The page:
455rejection when you try to push, and it is possible even when you are
456pushing into a repository nobody else pushes into. After you push commit
457A yourself (in the first picture in this section), replace it with "git
458commit --amend" to produce commit B, and you try to push it out, because
459forgot that you have pushed A out already. In such a case, and only if
460you are certain that nobody in the meantime fetched your earlier commit A
461(and started building on top of it), you can run "git push --force" to
462overwrite it. In other words, "git push --force" is a method reserved for
463a case where you do mean to lose history.
464
465
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466Examples
467--------
468
5d2fc913 469`git push`::
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470 Works like `git push <remote>`, where <remote> is the
471 current branch's remote (or `origin`, if no remote is
472 configured for the current branch).
473
5d2fc913 474`git push origin`::
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475 Without additional configuration, pushes the current branch to
476 the configured upstream (`remote.origin.merge` configuration
477 variable) if it has the same name as the current branch, and
478 errors out without pushing otherwise.
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479+
480The default behavior of this command when no <refspec> is given can be
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481configured by setting the `push` option of the remote, or the `push.default`
482configuration variable.
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483+
484For example, to default to pushing only the current branch to `origin`
485use `git config remote.origin.push HEAD`. Any valid <refspec> (like
486the ones in the examples below) can be configured as the default for
487`git push origin`.
488
5d2fc913 489`git push origin :`::
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490 Push "matching" branches to `origin`. See
491 <refspec> in the <<OPTIONS,OPTIONS>> section above for a
492 description of "matching" branches.
493
5d2fc913 494`git push origin master`::
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495 Find a ref that matches `master` in the source repository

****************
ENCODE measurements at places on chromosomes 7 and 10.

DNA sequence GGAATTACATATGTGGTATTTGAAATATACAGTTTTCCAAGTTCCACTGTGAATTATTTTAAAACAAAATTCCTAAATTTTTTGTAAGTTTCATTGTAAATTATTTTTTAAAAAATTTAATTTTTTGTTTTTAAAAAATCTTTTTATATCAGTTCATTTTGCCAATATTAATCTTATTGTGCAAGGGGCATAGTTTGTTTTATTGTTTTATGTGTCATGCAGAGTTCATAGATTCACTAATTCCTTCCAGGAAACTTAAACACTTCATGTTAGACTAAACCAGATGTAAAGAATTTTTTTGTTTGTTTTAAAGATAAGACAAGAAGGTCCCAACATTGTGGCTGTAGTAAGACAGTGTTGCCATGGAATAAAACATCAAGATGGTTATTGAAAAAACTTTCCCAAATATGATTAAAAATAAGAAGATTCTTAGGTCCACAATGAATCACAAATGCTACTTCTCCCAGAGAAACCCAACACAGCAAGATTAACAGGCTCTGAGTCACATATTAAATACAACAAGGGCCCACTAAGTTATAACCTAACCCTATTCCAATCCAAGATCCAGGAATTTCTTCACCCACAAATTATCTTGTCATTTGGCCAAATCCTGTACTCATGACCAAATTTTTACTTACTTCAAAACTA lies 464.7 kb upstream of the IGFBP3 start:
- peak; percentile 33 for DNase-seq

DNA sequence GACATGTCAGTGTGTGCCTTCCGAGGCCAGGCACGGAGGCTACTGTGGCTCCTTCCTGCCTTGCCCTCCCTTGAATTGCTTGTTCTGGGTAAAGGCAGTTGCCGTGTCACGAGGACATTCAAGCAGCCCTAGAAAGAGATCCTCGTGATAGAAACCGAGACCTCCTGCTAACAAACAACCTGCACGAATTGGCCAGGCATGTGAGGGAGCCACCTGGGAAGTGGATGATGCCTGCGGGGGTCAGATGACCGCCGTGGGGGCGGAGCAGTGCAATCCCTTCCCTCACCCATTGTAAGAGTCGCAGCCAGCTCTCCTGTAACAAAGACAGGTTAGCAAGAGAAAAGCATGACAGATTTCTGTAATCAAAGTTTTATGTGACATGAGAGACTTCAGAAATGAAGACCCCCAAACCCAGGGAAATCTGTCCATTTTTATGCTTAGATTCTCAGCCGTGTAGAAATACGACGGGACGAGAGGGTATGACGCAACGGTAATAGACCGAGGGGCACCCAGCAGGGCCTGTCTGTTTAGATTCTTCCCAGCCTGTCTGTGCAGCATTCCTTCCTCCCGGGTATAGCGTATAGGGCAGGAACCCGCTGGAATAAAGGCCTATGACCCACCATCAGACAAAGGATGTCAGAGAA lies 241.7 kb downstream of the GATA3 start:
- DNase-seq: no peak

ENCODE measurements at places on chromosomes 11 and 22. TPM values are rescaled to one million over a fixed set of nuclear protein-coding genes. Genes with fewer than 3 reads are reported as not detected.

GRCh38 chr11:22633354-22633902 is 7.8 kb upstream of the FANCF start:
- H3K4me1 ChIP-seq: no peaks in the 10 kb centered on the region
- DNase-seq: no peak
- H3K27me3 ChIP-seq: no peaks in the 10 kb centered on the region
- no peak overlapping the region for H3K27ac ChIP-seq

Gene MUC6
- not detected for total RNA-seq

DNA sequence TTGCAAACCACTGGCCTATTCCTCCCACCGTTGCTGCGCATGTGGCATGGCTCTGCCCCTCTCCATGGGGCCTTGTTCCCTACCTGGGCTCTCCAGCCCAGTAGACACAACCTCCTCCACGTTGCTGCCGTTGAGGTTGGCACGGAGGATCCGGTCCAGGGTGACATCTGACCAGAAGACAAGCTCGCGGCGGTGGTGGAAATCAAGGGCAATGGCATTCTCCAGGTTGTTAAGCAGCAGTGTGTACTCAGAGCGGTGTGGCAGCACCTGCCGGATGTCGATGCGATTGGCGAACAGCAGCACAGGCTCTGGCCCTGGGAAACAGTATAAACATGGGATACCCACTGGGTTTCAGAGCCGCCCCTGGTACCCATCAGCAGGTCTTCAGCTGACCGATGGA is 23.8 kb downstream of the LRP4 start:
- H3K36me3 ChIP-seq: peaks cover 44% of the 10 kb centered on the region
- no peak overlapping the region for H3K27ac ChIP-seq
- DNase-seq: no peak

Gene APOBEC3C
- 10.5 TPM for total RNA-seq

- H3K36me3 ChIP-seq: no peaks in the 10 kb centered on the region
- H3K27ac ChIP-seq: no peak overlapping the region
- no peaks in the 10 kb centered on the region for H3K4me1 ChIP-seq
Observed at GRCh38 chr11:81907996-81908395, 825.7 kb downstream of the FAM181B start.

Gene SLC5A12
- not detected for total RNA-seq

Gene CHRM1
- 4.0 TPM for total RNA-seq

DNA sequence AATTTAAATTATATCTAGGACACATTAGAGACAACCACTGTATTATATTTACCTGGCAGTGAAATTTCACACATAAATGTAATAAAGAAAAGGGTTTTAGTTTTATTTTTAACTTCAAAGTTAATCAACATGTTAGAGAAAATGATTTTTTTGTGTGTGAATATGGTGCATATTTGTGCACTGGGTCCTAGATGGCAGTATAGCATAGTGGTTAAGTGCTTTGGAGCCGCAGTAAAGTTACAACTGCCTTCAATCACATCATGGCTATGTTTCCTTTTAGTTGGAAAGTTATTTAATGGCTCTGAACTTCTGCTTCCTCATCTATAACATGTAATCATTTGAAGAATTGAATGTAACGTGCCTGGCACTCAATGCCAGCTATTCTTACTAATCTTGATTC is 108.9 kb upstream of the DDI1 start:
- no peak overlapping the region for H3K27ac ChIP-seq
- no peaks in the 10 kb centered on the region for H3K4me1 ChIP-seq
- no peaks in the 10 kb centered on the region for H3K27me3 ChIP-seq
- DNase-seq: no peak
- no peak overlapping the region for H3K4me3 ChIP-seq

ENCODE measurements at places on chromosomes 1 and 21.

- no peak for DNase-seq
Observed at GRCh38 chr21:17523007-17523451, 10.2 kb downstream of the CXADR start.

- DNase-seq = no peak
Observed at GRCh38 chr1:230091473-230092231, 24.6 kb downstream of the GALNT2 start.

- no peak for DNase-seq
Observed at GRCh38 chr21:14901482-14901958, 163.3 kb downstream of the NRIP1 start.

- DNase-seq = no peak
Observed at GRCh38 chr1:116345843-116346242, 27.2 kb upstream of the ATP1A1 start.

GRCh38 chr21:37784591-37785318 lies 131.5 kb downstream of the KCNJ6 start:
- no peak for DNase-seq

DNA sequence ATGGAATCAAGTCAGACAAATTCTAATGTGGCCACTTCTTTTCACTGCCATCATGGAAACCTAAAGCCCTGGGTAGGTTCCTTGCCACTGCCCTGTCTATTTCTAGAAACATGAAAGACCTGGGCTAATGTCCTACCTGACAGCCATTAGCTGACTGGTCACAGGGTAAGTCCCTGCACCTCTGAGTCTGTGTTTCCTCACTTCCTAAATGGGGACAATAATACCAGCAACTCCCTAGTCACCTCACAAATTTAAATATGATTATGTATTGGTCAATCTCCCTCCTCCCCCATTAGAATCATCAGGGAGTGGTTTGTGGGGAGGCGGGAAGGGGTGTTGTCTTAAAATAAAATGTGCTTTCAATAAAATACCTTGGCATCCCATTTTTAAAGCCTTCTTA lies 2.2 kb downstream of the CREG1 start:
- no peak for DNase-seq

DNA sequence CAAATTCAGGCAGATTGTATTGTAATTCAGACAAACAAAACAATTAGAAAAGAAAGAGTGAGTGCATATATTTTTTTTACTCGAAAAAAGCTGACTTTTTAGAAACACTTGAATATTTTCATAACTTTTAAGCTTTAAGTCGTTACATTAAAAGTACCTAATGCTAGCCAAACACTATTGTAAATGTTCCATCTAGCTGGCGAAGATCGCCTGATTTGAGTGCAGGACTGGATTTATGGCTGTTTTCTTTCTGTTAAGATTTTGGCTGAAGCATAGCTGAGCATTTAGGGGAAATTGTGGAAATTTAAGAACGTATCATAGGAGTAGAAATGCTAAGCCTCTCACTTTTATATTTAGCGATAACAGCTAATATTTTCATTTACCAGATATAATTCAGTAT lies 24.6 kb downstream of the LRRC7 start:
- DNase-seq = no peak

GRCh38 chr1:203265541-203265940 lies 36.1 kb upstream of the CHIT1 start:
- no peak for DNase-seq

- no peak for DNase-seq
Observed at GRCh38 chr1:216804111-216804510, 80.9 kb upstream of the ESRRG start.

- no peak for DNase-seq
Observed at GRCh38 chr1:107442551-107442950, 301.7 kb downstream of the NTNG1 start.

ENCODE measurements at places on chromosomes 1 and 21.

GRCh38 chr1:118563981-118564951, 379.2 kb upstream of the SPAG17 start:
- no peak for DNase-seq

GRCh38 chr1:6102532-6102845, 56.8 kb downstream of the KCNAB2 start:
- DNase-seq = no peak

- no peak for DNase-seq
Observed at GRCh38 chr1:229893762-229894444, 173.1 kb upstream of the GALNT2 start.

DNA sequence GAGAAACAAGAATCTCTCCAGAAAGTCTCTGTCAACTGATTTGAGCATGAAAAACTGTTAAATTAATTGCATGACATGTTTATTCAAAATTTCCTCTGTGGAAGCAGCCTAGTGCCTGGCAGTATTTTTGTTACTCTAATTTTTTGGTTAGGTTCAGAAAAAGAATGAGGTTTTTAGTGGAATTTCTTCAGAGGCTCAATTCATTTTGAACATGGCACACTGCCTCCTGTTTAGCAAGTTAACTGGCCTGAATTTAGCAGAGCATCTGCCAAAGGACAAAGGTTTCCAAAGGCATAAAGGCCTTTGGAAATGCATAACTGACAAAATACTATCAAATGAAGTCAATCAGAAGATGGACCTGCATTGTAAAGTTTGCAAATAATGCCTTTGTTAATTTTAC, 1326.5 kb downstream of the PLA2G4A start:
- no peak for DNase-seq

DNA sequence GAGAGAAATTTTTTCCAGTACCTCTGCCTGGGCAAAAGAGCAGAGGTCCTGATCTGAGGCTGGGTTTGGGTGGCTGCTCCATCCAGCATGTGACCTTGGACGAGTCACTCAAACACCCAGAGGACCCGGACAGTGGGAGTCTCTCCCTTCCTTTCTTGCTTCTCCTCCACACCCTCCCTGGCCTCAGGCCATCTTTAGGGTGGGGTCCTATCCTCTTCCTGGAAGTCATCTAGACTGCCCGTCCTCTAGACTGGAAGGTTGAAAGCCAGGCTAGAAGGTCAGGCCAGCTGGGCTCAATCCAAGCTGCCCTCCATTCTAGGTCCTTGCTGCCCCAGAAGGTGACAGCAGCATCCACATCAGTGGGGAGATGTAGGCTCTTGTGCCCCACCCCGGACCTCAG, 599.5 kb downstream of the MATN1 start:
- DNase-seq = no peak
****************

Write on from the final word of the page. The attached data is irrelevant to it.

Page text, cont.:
496 (most likely, it would find `refs/heads/master`), and update
497 the same ref (e.g. `refs/heads/master`) in `origin` repository
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498 with it. If `master` did not exist remotely, it would be
499 created.
bb9fca80 500
5d2fc913 501`git push origin HEAD`::
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502 A handy way to push the current branch to the same name on the
503 remote.
bb9fca80 504
b48990e7 505`git push mothership master:satellite/master dev:satellite/dev`::
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506 Use the source ref that matches `master` (e.g. `refs/heads/master`)
507 to update the ref that matches `satellite/master` (most probably
b48990e7 508 `refs/remotes/satellite/master`) in the `mothership` repository;
2c9693bd 509 do the same for `dev` and `satellite/dev`.
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510+
511This is to emulate `git fetch` run on the `mothership` using `git
512push` that is run in the opposite direction in order to integrate
513the work done on `satellite`, and is often necessary when you can
514only make connection in one way (i.e. satellite can ssh into
515mothership but mothership cannot initiate connection to satellite
516because the latter is behind a firewall or does not run sshd).
517+
518After running this `git push` on the `satellite` machine, you would
519ssh into the `mothership` and run `git merge` there to complete the
520emulation of `git pull` that were run on `mothership` to pull changes
521made on `satellite`.
bb9fca80 522
5d2fc913 523`git push origin HEAD:master`::
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524 Push the current branch to the remote ref matching `master` in the
525 `origin` repository. This form is convenient to push the current
526 branch without thinking about its local name.
527
5d2fc913 528`git push origin master:refs/heads/experimental`::
4e560158 529 Create the branch `experimental` in the `origin` repository
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530 by copying the current `master` branch. This form is only
531 needed to create a new branch or tag in the remote repository when
532 the local name and the remote name are different; otherwise,
533 the ref name on its own will work.
4e560158 534
5d2fc913 535`git push origin :experimental`::
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536 Find a ref that matches `experimental` in the `origin` repository
537 (e.g. `refs/heads/experimental`), and delete it.
538
6cf378f0 539`git push origin +dev:master`::
149f6ddf 540 Update the origin repository's master branch with the dev branch,
a75d7b54 541 allowing non-fast-forward updates. *This can leave unreferenced
149f6ddf 542 commits dangling in the origin repository.* Consider the
a75d7b54 543 following situation, where a fast-forward is not possible:
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544+
545----
546 o---o---o---A---B origin/master
547 \
548 X---Y---Z dev
549----
550+
551The above command would change the origin repository to
552+
553----
554 A---B (unnamed branch)
555 /
556 o---o---o---X---Y---Z master
557----
558+
559Commits A and B would no longer belong to a branch with a symbolic name,
560and so would be unreachable. As such, these commits would be removed by
561a `git gc` command on the origin repository.
562
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563include::transfer-data-leaks.txt[]
564
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565GIT
566---
9e1f0a85 567Part of the linkgit:git[1] suite